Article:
Game 1 started off perfectly for C9. Jensen roamed around the map on Aurelion Sol, earning C9 a 5K gold lead in the early game. But WE did what it always does: stall out the game and wait long enough for Mystic to scale. The game then went back and forth for about 20 minutes, until Mystic’s late-game damage just became too much for C9. Sneaky’s team would lose the game, but he would walk away setting a new world record for damage-per-minute.
In Game 2, Impact shocked the world when he blind-picked Singed in the top lane. The unorthodox pick worked out with help from Jensen and his Shockwaves on Orianna. Sneaky continued his exceptional play on Tristana and sealed the deal for C9. He then carried his momentum into Game 3, in which Impact picked Singed again. Sneaky and Smoothie won an early 2v2 against Mystic and Ben, and then C9 snowballed its bot lane lead to allow Sneaky to carry it to within one game from the semifinals.
WE turned things around in Game 4, finding a couple of picks on Contractz that gave it an early-game lead, which was snowballed to a clean win. In the deciding game, C9 managed to find some early kills, but it wasn’t enough to stop Mystic from scaling. As appears to be the trend with WE, it earned the victory in Game 5 and the series by playing through its star marksman.
C9 came so close to beating WE. The first game could’ve gone either way and if C9 had won, it would be it in the semifinals instead of WE. But instead, C9’s and North America’s Worlds run ends in the quarterfinals again. Chinese fans, on the other hand, were delirious at having not one, but two teams in the semifinals at Worlds for the first time in three years.
Predicting the Semifinals
Looking forward to the semifinals, SKT is set to take on RNG, and Samsung will play Team WE. I believe that both series will end 3-1, with SKT and Samsung coming out on top to set up a rematch of last year’s World Championship Finals, much to the disappointment of Chinese fans. Even though SKT played a closer quarterfinals series than RNG, RNG’s individual wins weren’t as decisive as SKT’s, and SKT’s losses only came off of unconventional picks by Misfits. I have yet to see evidence that RNG has the creativity to do what Misfits did, but it might find a way, which is why I see the team taking one game. Unfortunately, there are only so many times that you can find success with those unconventional strategies. I don’t think RNG has enough up its sleeves to upset SKT.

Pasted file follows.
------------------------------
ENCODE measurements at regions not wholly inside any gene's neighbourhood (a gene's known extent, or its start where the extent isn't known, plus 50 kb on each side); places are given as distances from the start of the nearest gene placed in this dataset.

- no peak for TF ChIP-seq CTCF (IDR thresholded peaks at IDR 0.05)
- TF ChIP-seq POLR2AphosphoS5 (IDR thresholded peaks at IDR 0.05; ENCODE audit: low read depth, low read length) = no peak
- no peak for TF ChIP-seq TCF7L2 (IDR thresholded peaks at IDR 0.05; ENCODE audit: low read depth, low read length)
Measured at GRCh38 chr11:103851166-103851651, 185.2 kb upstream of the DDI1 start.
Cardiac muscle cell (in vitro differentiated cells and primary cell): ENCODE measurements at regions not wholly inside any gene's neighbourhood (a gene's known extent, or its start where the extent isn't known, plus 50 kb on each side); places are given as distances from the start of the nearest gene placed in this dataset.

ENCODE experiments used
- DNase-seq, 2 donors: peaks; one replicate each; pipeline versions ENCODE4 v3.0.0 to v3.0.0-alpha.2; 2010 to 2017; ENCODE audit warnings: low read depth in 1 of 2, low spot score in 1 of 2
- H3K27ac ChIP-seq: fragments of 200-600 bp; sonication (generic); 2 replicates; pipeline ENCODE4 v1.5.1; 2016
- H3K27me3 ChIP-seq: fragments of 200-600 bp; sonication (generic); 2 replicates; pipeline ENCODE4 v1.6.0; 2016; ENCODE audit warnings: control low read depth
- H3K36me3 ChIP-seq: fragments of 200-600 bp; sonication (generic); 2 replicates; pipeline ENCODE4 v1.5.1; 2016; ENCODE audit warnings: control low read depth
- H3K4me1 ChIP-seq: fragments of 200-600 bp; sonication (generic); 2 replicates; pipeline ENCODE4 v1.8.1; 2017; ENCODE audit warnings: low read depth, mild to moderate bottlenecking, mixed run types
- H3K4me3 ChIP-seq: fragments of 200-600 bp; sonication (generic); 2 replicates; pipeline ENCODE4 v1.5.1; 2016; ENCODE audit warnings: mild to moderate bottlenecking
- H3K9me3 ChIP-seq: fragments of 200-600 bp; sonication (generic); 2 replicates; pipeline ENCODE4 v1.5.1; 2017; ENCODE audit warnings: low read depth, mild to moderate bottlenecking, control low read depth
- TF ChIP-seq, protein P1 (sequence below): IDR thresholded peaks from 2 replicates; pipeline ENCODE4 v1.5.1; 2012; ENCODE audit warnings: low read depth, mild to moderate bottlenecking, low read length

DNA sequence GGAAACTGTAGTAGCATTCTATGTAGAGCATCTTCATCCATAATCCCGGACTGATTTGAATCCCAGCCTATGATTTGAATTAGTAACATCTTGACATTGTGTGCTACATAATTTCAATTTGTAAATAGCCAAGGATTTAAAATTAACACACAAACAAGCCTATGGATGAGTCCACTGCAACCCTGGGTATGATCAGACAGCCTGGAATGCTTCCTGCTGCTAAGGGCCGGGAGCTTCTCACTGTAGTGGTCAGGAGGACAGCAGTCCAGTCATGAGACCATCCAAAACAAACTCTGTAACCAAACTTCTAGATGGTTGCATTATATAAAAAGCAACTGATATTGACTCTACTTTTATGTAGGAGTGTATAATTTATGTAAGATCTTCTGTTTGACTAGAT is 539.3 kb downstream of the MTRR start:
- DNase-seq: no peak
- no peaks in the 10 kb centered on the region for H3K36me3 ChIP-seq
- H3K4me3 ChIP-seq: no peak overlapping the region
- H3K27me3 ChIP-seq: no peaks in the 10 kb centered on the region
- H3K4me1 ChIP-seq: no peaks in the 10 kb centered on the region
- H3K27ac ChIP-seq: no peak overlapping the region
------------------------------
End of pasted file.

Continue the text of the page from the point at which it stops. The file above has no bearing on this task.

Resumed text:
Samsung looked dominant in its series versus Longzhu, while Team WE still have yet to solve a lot of the problems that have plagued it since the Play-in Stage. Samsung was extremely potent at taking an advantage at one position and translating it into pressure all across the map. There are simply too many opportunities on WE for Samsung to find such a hole. Though, if a game ever goes on long enough, it will always hit the point where Mystic can put WE on his back and solo carry them to victory, which is why I’m picking it to steal one game.
Tune into the first semifinal match between SKT and RNG on the night of Oct. 28 and the second match between Samsung and WE on the next night of Oct. 29 on LoLeSports, Twitch.tv and YouTube.